When I was 5 years old, I begged my mother to buy me a pair of old-fashioned knickers and a red bowtie. Even though it was the 1980s and not the 1920s, she drove me to downtown Waterville in the family station wagon, the smell of Scott Paper in Winslow penetrating through closed windows.

Luckily for me in 1986 in a vibrant downtown alive with customers receiving good paychecks from a flourishing job market, a small boutique children’s clothing store called “Little Rascals” had my knickers and red bowtie. The fact that I only ever wore that outfit to the Waterville House of Pancakes with my grandmother didn’t matter.

In the decades that followed, mills were shuttered and as jobs left central Maine, many of the small shops they supported were soon to follow. What never left was our hope that new opportunity was just around the corner.

For years, the great people of Waterville quietly began to lay the groundwork for a new future. Like medieval monks quietly rebuilding a new society after fall of Rome, longtime residents continued to mow their lawns on Saturdays. Local business owners changed models to meet weekly payrolls while building coalitions that would become the Central Maine Growth Council, and groups of artists and philanthropists laid the groundwork for a cultural revival.

After being inaugurated in January 2015, the first meeting I took was with President David Greene and Brian Clark from Colby College. As we conversed, we spoke at length about Waterville’s history, her glories and triumphs as well as her trials and anxieties in the 21st century. We also spoke about how we could address our issues in a new and substantive manner.

When the meeting was over, the plan was in motion. By working together and building new coalitions of community members, city officials and business leaders, and with a large capital investment by Colby, we would send shock waves into the marketplace. By creating a once-again-vibrant core in our downtown, Waterville would once again be a place to lure new employers and residents.

After three years of working closely with all partners, we are now seeing the results our efforts.

In downtown, the combined Colby and Alfond Foundation investments stand to total around $45 million to $50 million. Other investments, some from longtime downtown partners along with new friends, this number is now estimated to total $65 million.

For the first time since cranes tore down the buildings lining The Concourse, once again steel has been raised and lights illuminate the night sky as our largest nonprofit builds new taxable property.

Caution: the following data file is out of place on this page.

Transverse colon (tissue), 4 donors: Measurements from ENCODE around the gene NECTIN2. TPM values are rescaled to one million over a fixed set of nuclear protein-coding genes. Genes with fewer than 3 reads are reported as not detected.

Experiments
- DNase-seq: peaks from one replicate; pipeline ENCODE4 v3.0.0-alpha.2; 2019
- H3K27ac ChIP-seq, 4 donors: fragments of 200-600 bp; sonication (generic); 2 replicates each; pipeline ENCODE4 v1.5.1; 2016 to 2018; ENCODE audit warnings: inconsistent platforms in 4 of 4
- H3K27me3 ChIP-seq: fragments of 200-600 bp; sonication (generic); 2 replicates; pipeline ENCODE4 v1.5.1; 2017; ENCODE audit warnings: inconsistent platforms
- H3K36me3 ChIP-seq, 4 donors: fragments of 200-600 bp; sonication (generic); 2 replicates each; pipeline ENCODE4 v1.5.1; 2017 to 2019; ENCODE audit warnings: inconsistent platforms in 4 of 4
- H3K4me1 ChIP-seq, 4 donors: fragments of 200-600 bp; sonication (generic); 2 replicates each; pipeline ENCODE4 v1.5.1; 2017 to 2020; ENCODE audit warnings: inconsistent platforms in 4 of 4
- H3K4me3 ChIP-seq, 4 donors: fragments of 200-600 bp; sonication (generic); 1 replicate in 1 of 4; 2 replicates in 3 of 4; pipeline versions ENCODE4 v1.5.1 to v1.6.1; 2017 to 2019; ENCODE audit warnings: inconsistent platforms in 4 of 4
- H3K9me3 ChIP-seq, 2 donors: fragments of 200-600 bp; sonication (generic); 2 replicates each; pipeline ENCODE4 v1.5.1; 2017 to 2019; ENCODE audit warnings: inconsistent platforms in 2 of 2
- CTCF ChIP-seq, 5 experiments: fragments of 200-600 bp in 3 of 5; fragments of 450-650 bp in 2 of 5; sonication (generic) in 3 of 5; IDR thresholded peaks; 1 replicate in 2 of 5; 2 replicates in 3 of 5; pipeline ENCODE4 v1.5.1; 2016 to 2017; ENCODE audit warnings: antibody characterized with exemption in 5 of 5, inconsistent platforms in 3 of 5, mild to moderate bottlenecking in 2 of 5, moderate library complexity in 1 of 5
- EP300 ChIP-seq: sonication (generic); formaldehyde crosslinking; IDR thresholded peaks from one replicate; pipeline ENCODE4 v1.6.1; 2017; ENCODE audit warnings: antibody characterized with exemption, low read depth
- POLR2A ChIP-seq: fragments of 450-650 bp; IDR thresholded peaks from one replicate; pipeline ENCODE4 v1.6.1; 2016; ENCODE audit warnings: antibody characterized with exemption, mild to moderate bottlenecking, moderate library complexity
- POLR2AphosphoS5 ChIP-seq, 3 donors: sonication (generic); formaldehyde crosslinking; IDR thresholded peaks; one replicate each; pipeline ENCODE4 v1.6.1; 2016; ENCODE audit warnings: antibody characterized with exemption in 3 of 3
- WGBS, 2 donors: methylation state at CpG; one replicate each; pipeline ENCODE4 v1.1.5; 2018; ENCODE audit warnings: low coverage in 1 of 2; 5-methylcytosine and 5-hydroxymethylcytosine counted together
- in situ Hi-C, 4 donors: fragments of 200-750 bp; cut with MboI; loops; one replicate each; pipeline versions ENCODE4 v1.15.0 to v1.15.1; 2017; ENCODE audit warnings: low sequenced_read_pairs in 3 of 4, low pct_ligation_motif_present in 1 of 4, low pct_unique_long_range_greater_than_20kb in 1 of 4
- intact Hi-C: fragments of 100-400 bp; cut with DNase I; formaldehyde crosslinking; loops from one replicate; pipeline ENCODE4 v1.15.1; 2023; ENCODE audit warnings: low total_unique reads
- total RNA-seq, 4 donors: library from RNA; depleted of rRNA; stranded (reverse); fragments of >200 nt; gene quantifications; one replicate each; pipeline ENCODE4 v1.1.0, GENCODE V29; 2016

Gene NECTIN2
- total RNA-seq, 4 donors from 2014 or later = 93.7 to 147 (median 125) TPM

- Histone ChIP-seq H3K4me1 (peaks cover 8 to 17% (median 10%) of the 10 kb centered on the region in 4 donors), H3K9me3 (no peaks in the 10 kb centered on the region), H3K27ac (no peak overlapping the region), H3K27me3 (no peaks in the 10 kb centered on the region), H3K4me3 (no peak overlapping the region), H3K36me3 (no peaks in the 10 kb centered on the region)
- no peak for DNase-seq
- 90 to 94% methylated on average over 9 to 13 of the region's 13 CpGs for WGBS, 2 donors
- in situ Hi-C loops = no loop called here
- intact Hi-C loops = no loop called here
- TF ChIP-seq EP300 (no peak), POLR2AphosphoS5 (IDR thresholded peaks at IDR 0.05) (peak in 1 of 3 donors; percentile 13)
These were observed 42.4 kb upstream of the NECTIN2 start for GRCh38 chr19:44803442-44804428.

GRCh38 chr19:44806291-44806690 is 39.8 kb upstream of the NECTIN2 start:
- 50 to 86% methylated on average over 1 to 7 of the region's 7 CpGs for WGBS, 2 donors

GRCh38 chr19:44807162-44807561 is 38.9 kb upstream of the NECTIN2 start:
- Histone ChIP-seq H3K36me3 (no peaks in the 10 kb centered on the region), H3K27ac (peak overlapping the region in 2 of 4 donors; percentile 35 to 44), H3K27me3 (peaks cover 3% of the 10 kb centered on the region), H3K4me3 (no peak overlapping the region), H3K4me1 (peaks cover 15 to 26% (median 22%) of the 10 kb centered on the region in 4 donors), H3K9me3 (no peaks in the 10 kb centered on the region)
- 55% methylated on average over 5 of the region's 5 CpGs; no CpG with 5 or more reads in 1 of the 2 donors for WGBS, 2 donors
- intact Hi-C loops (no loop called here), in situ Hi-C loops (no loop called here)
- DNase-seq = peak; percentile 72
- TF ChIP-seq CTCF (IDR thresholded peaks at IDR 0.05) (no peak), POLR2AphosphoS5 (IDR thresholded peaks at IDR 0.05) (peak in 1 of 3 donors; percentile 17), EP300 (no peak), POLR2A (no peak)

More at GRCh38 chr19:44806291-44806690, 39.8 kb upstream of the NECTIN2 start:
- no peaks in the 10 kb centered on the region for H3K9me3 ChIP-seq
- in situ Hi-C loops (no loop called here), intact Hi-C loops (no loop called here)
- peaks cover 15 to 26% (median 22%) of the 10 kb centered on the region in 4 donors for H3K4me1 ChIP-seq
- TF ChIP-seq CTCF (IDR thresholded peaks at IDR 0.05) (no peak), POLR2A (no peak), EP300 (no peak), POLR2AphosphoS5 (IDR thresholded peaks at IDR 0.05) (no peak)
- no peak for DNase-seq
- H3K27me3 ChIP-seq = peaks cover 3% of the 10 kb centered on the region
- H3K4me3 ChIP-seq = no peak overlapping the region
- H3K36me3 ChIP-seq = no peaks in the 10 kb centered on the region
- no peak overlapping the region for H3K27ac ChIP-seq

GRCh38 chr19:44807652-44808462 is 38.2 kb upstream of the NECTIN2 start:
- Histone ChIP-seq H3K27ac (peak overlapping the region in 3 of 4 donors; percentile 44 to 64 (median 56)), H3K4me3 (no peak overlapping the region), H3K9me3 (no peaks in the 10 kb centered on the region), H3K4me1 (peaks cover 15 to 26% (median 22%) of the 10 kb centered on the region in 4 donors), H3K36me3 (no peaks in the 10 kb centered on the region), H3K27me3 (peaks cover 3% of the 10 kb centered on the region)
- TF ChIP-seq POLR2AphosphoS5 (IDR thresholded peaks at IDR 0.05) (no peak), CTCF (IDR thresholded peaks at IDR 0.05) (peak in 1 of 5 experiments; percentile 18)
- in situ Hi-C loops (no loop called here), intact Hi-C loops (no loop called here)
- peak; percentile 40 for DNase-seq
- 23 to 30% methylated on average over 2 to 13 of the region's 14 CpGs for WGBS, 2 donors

Outside of the downtown the excitement has spread. Our partners at Trafton Reality are planning a new 120,000-square-foot industrial building, where a new highway exit provides access to a frontier of taxable land in Waterville. Outer College Avenue has had its own steel raised as businesses move to our city.

Over the last three years Waterville has seen employment growth over 4 percent. In last two years, it is estimated that new job growth has been between 215 and 250 jobs and it is projected that over the next two to four years we will see an additional 350 to 550 new jobs. These range from good-paying jobs in manufacturing and the tech sector to a massive uptick in local retail sales, where other jobs follow.

Jobs for every class and ability are crucial in the alleviation of poverty.

Just this year three of the top 15 commercial property sales in the state have been in Waterville outside of the downtown revitalization. This list usually only consists of properties in Portland and its surrounding area. Investors have confidence in Waterville.

Throughout this time of growth in both investment and opportunity our most important assets — our residents — have had a champion on their side. Make no mistake about it; our motto has been, and remains, taxpayers first.

After leading the fight to set parameters around the mil rate, we have reformed our union negotiating process to keep taxpayers’ needs up front while being honorable to the needs and dedication of our employees.

The Planning Board has been reshaped to a place where partners come with confidence to get things done.

In three years, we have achieved great things, but much work remains and there is so much more in store.

Three years ago the people of Waterville rose up in a movement uniting in a common mission to both reclaim their government and create a new shared prosperity for all. Now is the time to harness the momentum from what we have achieved together, because our future has just begun.

Nick Isgro is running for re-election as mayor of Waterville.

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